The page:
I was looking into the ongoing issues with regards to Prosecutorial Misconduct and their roles in the conveyor belt of justice when I read Radley's Balko's blog today, he had the rare if not "what the f*#k" article about a Prosecutor who apologized for their role in the disservice of justice. That article is here but it also is a rare moment for anyone in any position of authority to apologize, unless according to Andrew Ross Sorkin, NY Times columnist and chief apologist to say otherwise. Perhaps in the finance world the faux apologies make up for the faux if not bizarre analogies to Nazi Germany and other interesting bon mots levied by the 1% to excuse their arrogance and greed.
But in the real world where the Poors are tried and convicted prior to ever setting foot in the Courtroom, which again the access and ability to do so is also governed by the money you pay to hire the Attorneys you buy to argue Justice, file motions and actually well not really do anything but hire more experts and others to somehow prove that the rich person did nothing that the poor person would be in the slammer for regardless of the nature of the crime. Kerry Kennedy's DUI trial is a prime example.
And if you think that is limited to the Criminal courts, think again. The Rich are busy orchestrating private courts for civil issues as well. Nothing says Justice and transparency more than secret court proceedings.
And then I read about the case of Tyrone Gilliams, who was rich but also black. He seems to be a cross between Bernie Madoff and Jordan Belfort, the Wolf of Wall Street, only with a hip hop edge. And in white America that hip better not be hopping or stopping when it comes to crime. It appears that Mr. Gilliam was a "person of interest" for quite some time and if not that crime he was certainly guilty of something. Perhaps being rich while black.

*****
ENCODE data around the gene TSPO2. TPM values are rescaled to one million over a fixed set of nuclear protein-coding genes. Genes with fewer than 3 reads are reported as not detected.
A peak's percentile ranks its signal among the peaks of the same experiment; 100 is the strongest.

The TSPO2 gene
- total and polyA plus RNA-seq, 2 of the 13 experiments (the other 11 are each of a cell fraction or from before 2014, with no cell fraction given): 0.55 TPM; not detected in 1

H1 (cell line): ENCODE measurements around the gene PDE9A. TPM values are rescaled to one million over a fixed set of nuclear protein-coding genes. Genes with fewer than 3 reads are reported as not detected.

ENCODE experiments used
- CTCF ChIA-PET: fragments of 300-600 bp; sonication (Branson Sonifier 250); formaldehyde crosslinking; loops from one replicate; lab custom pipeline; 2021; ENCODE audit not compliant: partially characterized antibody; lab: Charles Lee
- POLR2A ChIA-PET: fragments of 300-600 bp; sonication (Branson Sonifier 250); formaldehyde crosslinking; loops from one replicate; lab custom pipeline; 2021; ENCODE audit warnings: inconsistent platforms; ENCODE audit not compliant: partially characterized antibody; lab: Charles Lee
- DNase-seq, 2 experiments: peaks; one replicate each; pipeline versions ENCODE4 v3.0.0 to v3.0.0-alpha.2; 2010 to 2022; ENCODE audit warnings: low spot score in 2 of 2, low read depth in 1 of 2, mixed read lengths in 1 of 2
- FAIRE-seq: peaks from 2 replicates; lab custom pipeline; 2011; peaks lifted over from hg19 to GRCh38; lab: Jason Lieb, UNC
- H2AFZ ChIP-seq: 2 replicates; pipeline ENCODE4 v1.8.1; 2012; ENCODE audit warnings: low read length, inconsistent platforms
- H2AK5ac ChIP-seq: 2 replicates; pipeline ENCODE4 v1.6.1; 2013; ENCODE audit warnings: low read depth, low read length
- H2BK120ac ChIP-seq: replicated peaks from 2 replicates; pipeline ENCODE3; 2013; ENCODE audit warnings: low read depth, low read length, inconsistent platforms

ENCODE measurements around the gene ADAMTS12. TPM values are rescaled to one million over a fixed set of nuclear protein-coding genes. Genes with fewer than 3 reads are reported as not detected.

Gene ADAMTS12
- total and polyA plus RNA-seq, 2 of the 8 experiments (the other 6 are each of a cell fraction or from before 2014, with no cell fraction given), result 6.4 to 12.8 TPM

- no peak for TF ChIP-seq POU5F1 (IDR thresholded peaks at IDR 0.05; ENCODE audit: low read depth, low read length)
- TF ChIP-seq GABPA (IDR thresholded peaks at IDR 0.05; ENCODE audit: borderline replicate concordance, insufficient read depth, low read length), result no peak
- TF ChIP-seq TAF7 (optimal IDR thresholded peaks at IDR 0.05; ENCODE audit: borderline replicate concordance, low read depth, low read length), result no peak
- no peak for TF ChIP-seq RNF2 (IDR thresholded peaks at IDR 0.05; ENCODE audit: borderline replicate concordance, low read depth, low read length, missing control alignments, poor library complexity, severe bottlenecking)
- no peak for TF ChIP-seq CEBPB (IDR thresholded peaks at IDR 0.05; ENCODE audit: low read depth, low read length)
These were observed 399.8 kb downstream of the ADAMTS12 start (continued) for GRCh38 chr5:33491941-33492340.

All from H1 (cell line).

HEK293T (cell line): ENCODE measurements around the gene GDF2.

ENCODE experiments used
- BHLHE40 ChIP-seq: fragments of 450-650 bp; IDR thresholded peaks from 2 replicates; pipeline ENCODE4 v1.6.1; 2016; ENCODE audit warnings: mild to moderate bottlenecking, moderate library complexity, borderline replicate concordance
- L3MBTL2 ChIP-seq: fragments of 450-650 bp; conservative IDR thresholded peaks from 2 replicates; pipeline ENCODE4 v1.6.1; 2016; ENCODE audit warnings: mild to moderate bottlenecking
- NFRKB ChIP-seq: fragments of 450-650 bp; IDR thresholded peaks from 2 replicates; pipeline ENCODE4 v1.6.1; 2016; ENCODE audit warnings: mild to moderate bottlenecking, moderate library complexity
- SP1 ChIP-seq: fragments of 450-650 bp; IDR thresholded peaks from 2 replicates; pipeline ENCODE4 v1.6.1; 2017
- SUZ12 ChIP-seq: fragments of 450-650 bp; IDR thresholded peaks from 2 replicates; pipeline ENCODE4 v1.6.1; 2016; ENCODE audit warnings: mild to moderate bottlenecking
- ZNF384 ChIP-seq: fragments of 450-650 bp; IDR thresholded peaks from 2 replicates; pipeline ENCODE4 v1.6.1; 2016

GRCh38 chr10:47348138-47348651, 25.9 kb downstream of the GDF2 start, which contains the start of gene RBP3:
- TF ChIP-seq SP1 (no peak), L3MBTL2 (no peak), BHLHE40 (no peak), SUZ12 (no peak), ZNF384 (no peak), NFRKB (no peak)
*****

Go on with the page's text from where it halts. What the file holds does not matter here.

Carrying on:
This is a brief description of the case:
On February 18, 2014, in the Second Circuit Federal Court of Appeals, Tyrone Gilliams filed a motion revealing that an affidavit hidden from the defense by federal prosecutor AUSA David Massey clearly shows Gilliams’ innocence. The affidavit demonstrates that Gilliams, a prominent Philadelphia based entrepreneur, philanthropist and event promoter did not devise the scheme to defraud investors for which he was sentenced to ten years in prison last fall.
The previously withheld affidavit from the alleged victim, David Parlin, demonstrates that the scheme involving U.S. Treasury Strips, for which Gilliams was convicted, was actually entered into by Parlin with another individual, Vassilis Morfopoulos, and confirms that Gilliams never even met his purported victim.
In May of last year, the New York Times editorialized that “it might seem obvious that prosecutors with any sense of fairness would inform a defendant’s lawyer of evidence that could be favorable to the defendant’s case. But in fact, this principle, known as the Brady rule, has been restricted by subsequent rulings of the court and has been severely weakened by a near complete lack of punishment for prosecutors who flout the rule.”
And the best part of this is that David Massey has since left the Federal Prosecutors' office for the white shoe law firm of Richard Kibbe. Too rich, too ironic if not too funny. There might even be a pun somewhere in there.
But this is not the first time Mr. Massey also made the pages of the paper of the New York Times although more specifically the illustrious Wedding Pages.
Ah yes from the grounds of Yale to the halls of Government to the White Wedding to the White shoe law firm defending White Collar Criminals. It all seems so rich and fabulous it must be nice to be surrounded by all that which is clean and white. Careful with white it shows dirt easily.